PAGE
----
I do not have the text of the catalogue description of our manuscript, but I have its two reproductions, proving that was no. 789:

We can also add some detail to the later provenance as listed in Beyond Words. At the 1955 Sotheby's sale, the manuscript was offered as "The Property of a Lady"; she presumably had a taste for high quality Italian humanistic manuscripts, as she also owned the previous lot, lot 56 "A Manuscript from the Library of Federigo da Montefeltre [sic], Duke of Urbino", a fine humanistic manuscript of an unidentifed astrological treatise:
It was later in the collection of Paul Mellon (Bond & Faye, Supplement to de Ricci's Census, p. 529, no. 35), but is currently untraced. I have Alan Thomas's copy of the auction catalogue, from which we can see that he could not decide how much to bid, and kept increasing his limit (written next to the lot in pencil, using his price-code, PUSHONWARD), from NOX/-/ (£650), to ?AOX/-/ (?£850), to RXX (£900), and finally to RUO/-/ (£925):
He was outbid by Eisemann, who got it for £940:
The Houghton manuscript that is our main concern, lot 57, sold to Fraser for £320. When it reappeared for sale in 1961, it was again "The Property of a Lady" (presumably a different one) and sold to Davis & Orioli for £500 (approximately $1,400, using the exchange-rate of £1 = $2.80):
They offered it in their Catalogue 166: Rare Books and Early Mss. the following year for £750:

We can also fill part of the gap between the 1902 White sale and the appearance in a Leighton catalogue in the 1920's; a recent addition to the Schoenberg Database shows that it was being offered in 1911 by Tamaro de Marinis.

So, to summarise, the provenance as far as we have been able to ascertain it, is:
  • Both parts written for a member of the Maffei family, in Rome, in 1475, and thence by descent though his heirs including Mario Maffei (d.1600) [3], reaching England by the 18th century, when owned -- with many other Maffei manuscripts -- by:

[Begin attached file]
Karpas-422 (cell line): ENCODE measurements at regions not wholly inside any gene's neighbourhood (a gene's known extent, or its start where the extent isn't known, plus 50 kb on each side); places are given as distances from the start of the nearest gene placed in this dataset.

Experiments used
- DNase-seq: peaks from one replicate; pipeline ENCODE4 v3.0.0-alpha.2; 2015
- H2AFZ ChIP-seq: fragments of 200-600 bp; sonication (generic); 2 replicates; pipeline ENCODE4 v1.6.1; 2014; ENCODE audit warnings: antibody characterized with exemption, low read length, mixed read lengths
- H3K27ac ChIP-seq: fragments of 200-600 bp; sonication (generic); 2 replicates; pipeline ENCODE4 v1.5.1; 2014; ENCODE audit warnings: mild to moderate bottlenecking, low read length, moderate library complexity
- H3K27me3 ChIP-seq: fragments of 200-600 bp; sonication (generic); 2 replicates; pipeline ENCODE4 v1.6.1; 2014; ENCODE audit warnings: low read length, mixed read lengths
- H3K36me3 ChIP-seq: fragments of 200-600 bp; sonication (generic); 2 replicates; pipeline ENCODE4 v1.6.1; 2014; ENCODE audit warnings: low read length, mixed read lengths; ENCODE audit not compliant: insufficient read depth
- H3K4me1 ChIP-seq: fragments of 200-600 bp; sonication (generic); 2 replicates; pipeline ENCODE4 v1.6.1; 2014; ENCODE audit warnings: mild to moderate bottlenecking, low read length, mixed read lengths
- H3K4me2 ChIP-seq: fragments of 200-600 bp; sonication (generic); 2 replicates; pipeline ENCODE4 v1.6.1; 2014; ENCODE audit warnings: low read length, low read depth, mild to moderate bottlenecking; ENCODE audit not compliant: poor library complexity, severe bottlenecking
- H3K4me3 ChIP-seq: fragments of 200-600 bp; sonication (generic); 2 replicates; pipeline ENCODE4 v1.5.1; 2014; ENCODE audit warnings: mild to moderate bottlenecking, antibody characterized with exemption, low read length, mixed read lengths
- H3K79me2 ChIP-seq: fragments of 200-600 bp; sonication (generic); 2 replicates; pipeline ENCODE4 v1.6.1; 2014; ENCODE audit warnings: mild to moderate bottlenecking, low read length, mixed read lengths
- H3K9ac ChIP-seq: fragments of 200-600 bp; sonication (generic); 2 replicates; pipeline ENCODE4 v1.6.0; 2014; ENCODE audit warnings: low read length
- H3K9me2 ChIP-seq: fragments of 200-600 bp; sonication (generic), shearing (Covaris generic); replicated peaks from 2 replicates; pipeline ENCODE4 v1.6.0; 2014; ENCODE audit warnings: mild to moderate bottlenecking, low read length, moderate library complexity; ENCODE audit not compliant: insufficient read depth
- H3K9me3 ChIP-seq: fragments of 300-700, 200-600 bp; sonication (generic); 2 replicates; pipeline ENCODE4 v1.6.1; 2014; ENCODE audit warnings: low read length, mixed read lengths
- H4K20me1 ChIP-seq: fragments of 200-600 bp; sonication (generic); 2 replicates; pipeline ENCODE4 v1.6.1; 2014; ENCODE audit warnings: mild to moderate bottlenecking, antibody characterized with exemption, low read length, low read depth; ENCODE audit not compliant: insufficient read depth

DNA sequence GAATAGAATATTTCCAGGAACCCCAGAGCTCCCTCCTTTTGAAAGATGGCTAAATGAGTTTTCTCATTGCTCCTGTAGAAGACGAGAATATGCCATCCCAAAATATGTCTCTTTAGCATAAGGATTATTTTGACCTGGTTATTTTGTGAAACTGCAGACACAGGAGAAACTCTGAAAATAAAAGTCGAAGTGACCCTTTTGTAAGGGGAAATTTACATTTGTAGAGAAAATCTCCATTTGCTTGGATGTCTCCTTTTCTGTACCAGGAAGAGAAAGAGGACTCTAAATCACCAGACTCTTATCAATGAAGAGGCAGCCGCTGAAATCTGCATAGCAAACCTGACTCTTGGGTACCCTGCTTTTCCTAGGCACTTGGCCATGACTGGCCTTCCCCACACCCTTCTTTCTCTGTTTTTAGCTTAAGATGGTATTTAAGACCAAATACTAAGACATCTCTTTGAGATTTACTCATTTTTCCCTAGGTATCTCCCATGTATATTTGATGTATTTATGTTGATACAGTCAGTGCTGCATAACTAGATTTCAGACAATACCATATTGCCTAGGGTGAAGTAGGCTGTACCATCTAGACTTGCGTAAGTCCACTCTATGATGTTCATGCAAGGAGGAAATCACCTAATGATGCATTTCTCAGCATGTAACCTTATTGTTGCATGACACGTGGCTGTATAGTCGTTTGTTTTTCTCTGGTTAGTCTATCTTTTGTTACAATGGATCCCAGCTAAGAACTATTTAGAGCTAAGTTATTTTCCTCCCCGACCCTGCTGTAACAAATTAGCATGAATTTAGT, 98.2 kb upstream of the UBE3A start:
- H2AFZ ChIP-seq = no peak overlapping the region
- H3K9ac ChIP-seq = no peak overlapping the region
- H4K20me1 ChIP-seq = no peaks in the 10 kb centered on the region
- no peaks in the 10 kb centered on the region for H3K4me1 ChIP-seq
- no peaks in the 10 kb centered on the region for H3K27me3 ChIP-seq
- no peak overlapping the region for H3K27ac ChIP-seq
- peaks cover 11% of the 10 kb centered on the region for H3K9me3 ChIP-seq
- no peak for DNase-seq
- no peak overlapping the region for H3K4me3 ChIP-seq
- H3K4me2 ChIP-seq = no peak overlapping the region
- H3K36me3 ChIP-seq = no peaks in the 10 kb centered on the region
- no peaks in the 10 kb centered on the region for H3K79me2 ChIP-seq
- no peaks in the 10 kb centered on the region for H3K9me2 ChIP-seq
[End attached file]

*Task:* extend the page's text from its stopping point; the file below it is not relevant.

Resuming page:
• Anthony Askew (1722-74); sold at Sotheby's, 7 March 1785, lot 486, bought by:
  • Michael Wodhull (1740-1816); sold by his heirs many years after his death at Sotheby's, 11 January 1886, lot 1646, probably bought at the sale by:
  • Howel Wills (1854-1901); sold at Sotheby's, 11 July 1894, lot 1194, bought by Quaritch, and presumably sold by them to:
  • Henry White (1822-1900); sold at Sotheby's, 21 April 1902, lot 1406, bought by:
  • Leighton, who divided it into two volumes:
    • Macrobius
      • Still with Leighton in 1905, but later owned by:
      • Henry Harvey Frost (1873-1969), industrialist and bibliophile, who sold it in 1952 to:
      • The V&A Museum
    • Fenestella
      • Tamaro de Marinis, 1911
      • Leighton, offered in an undated catalogue (between 1922 and 1928), as no. 789
      • "The Property of a Lady"; sold at Sotheby's, London, December 19, 1955, lot 57, bought by:
      • Fraser
      • "The Property of a Lady"; sold at December 11, 1961, lot 170; bought by:
      • Davis & Orioli; offered in their Cat. 166 (1962), no. 43; bought by:
      • Curt H. Reisinger; presented by him the same year to:
      • The Houghton Library